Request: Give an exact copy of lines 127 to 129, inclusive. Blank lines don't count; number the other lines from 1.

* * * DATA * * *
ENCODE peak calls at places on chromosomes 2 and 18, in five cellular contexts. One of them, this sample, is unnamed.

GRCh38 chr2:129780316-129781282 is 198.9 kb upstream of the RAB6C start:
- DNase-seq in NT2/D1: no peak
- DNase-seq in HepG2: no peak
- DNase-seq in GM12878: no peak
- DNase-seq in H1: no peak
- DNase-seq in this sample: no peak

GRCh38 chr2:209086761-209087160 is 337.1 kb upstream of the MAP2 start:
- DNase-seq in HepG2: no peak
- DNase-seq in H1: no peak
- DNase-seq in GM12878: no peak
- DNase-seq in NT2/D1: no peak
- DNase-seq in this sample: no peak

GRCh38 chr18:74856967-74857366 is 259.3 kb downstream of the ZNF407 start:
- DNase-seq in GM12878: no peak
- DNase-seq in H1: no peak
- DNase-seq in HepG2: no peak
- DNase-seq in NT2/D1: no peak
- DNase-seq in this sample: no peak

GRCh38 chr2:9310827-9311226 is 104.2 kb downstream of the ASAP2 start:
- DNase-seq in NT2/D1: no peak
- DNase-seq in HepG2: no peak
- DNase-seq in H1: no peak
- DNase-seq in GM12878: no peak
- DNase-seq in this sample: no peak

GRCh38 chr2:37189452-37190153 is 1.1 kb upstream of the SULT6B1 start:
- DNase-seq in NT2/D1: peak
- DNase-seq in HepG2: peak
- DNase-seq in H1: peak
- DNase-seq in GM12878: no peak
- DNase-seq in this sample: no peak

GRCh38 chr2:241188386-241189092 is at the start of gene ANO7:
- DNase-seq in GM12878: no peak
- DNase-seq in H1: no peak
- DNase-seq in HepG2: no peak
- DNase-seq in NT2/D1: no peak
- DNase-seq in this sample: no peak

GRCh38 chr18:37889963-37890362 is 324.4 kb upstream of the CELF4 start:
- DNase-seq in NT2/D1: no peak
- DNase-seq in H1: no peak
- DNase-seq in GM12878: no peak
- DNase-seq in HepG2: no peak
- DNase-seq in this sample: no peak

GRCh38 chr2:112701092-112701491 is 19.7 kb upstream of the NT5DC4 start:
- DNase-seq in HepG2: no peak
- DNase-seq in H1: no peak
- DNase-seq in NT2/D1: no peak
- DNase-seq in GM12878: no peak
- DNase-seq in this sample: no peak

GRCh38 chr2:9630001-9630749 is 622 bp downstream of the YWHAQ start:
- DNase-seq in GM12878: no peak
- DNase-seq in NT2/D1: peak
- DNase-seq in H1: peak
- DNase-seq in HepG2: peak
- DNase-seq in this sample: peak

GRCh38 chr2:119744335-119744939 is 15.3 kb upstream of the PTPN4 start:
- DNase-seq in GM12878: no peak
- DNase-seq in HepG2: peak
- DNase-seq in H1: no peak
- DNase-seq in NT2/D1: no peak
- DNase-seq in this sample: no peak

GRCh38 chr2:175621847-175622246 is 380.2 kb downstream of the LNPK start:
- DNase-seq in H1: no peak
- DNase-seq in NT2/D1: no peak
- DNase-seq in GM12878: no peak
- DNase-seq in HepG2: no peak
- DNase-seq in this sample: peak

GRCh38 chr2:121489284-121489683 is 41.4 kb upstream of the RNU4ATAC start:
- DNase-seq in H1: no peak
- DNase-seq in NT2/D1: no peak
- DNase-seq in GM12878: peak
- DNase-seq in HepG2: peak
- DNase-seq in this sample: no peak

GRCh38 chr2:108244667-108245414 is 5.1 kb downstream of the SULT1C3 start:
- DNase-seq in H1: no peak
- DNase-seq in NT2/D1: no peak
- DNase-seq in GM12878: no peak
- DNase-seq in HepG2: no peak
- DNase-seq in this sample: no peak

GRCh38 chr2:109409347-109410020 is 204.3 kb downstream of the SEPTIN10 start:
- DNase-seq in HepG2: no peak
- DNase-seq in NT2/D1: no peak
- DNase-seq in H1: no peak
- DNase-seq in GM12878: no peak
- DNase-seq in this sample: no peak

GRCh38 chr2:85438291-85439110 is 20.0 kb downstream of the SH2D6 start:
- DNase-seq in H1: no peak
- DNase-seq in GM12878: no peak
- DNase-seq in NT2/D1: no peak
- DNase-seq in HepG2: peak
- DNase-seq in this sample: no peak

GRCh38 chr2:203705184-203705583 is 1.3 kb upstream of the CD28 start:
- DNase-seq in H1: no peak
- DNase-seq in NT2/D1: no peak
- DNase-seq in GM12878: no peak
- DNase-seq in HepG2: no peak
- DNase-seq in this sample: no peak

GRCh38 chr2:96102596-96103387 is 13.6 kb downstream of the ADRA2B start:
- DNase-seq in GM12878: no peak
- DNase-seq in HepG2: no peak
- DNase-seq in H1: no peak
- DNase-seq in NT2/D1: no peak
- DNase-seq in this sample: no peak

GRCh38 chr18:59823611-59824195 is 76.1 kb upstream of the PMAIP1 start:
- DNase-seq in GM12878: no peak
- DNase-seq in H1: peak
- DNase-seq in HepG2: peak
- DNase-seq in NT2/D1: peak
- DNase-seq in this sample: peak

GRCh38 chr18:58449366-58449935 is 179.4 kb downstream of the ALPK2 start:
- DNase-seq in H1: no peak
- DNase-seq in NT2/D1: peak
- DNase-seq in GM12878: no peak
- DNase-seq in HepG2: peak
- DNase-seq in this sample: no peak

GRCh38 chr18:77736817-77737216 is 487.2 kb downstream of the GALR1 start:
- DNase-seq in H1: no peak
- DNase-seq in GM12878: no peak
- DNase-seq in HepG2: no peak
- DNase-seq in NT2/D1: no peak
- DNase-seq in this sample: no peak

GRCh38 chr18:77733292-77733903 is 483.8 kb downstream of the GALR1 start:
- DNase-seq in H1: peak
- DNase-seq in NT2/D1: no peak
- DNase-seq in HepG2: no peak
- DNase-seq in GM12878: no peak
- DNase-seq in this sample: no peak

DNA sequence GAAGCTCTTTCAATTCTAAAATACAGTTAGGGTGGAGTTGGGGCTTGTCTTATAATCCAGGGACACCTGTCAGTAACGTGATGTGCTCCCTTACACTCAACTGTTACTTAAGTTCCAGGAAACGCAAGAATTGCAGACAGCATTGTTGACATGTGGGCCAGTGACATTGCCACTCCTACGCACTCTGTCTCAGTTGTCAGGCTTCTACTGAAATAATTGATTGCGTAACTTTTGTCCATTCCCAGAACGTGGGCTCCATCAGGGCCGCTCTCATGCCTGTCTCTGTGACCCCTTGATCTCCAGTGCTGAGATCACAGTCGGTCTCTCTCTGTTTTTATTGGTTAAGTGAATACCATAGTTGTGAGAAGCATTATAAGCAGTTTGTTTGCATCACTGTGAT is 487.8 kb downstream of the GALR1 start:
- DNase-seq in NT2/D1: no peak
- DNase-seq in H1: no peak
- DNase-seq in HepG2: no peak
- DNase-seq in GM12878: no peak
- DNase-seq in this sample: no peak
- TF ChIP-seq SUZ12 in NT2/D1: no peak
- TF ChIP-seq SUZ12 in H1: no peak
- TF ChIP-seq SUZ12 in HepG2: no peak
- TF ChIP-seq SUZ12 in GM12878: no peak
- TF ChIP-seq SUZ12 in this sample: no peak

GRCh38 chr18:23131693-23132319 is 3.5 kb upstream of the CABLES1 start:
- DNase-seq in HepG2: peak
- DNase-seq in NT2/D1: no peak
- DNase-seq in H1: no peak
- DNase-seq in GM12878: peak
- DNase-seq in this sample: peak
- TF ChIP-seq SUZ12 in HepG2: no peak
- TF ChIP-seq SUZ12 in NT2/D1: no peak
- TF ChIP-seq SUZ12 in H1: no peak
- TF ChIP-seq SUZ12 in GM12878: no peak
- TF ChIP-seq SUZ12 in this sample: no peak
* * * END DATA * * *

- DNase-seq in this sample: no peak

DNA sequence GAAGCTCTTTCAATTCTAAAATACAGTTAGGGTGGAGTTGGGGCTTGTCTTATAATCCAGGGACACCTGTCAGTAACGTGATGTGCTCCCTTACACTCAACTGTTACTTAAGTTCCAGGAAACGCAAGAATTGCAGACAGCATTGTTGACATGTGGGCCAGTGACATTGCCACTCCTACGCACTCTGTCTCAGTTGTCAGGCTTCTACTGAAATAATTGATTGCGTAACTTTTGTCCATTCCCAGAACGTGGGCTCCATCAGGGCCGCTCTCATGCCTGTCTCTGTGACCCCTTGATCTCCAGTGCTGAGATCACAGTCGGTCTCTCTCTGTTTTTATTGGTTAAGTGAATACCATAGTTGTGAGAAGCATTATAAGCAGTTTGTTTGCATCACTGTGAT is 487.8 kb downstream of the GALR1 start:
- DNase-seq in NT2/D1: no peak